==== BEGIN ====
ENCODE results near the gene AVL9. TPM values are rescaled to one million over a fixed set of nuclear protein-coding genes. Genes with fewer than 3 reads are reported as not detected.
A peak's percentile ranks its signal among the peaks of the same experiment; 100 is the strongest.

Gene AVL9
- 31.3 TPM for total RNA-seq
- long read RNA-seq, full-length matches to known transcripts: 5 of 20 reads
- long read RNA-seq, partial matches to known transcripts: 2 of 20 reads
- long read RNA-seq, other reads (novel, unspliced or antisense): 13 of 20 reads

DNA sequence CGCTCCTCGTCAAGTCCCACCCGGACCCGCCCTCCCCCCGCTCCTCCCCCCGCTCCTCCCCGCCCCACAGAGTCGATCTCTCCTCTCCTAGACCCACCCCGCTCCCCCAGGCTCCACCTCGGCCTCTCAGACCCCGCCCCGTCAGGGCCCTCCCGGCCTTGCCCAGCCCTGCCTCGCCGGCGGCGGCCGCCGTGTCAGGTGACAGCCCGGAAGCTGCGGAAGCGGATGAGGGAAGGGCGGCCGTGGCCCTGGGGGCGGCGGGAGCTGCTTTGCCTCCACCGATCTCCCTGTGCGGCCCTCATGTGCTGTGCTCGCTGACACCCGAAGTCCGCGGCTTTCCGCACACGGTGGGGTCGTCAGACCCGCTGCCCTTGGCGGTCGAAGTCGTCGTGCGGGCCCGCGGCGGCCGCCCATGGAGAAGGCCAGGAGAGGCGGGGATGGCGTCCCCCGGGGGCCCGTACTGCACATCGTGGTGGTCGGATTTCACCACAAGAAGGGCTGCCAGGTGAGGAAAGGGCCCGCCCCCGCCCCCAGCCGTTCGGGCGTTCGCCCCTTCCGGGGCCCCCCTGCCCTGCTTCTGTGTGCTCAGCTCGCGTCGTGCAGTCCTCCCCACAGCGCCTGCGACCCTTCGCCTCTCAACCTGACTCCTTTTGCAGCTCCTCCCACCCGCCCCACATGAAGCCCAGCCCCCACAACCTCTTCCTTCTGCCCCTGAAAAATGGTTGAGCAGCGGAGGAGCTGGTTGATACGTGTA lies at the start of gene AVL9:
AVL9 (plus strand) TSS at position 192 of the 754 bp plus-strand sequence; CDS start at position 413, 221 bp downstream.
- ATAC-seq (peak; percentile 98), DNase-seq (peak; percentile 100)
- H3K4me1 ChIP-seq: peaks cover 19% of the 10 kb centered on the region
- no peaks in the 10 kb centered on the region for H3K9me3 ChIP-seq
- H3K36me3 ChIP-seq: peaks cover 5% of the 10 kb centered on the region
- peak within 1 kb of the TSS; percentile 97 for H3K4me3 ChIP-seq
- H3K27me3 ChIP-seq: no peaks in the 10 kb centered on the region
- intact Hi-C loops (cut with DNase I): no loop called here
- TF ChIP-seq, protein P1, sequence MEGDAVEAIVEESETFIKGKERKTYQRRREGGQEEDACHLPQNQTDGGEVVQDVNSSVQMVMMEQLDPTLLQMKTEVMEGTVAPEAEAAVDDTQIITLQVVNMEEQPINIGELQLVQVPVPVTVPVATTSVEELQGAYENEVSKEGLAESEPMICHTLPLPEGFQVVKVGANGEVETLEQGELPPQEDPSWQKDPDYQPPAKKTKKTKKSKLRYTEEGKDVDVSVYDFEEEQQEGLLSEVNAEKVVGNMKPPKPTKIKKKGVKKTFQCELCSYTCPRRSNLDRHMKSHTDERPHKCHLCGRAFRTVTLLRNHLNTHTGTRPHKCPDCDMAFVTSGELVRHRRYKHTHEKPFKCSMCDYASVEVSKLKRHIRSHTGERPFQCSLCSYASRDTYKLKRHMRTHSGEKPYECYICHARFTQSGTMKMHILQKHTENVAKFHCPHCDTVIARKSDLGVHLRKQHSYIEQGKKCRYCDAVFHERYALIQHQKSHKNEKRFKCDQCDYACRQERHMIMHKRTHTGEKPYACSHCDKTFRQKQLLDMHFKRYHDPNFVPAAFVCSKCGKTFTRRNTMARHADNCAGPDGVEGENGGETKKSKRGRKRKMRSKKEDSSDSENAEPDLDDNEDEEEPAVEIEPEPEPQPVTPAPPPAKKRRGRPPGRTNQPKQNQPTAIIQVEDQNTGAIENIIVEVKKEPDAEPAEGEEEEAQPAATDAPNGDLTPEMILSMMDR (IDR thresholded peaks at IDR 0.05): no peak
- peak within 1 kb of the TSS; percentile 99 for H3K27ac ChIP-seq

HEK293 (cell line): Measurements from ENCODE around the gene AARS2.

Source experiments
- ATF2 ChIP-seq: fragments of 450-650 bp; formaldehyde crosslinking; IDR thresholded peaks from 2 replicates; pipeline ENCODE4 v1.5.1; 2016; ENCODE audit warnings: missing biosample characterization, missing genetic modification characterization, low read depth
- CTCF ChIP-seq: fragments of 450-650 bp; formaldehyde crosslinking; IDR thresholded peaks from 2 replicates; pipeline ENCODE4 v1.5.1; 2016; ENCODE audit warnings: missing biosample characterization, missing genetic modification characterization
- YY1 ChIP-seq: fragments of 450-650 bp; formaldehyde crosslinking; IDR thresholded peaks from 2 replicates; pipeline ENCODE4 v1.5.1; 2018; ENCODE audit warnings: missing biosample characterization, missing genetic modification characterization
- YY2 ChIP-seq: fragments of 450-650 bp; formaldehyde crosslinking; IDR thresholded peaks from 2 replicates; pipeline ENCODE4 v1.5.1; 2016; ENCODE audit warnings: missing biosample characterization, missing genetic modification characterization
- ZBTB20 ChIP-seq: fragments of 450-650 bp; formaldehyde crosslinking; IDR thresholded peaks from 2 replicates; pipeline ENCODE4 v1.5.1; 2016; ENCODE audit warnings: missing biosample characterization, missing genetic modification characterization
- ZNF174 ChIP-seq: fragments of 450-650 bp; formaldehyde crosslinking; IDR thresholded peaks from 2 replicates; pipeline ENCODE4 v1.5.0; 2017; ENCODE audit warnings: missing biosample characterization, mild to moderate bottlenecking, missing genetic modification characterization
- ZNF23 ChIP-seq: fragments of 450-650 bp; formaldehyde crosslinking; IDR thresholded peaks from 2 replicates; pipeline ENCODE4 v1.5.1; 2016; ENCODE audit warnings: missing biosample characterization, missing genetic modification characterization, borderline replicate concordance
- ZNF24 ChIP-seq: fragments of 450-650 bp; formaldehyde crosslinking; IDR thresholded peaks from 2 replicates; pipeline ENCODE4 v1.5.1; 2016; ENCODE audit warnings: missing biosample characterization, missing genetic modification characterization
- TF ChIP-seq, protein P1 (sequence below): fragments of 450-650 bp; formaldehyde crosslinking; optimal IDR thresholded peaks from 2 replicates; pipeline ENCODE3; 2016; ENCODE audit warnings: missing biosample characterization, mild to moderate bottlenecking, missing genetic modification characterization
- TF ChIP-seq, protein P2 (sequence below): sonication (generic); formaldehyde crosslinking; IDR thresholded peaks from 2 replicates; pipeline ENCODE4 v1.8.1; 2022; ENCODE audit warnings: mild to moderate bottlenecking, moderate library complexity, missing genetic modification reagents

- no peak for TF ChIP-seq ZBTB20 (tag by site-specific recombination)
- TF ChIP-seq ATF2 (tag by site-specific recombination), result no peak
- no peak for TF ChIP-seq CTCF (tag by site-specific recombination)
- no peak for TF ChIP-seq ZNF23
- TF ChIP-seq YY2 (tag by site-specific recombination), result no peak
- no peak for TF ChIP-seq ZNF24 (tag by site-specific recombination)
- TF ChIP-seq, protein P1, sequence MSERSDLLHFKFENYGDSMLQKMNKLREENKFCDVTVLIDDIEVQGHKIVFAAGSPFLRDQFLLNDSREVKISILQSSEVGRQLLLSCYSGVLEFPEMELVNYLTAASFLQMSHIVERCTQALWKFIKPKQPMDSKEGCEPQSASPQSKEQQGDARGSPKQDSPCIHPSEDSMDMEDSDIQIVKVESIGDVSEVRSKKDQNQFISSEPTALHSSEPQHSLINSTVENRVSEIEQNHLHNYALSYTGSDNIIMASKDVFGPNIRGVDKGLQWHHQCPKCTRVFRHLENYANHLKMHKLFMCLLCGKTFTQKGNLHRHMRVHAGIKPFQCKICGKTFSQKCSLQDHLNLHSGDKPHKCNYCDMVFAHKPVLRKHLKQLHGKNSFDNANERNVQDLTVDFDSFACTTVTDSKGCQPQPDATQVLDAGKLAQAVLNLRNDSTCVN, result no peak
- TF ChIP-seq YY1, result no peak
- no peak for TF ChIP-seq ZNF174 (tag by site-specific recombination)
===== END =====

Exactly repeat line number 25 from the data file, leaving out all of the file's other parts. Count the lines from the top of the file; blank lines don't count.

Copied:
- ZBTB20 ChIP-seq: fragments of 450-650 bp; formaldehyde crosslinking; IDR thresholded peaks from 2 replicates; pipeline ENCODE4 v1.5.1; 2016; ENCODE audit warnings: missing biosample characterization, missing genetic modification characterization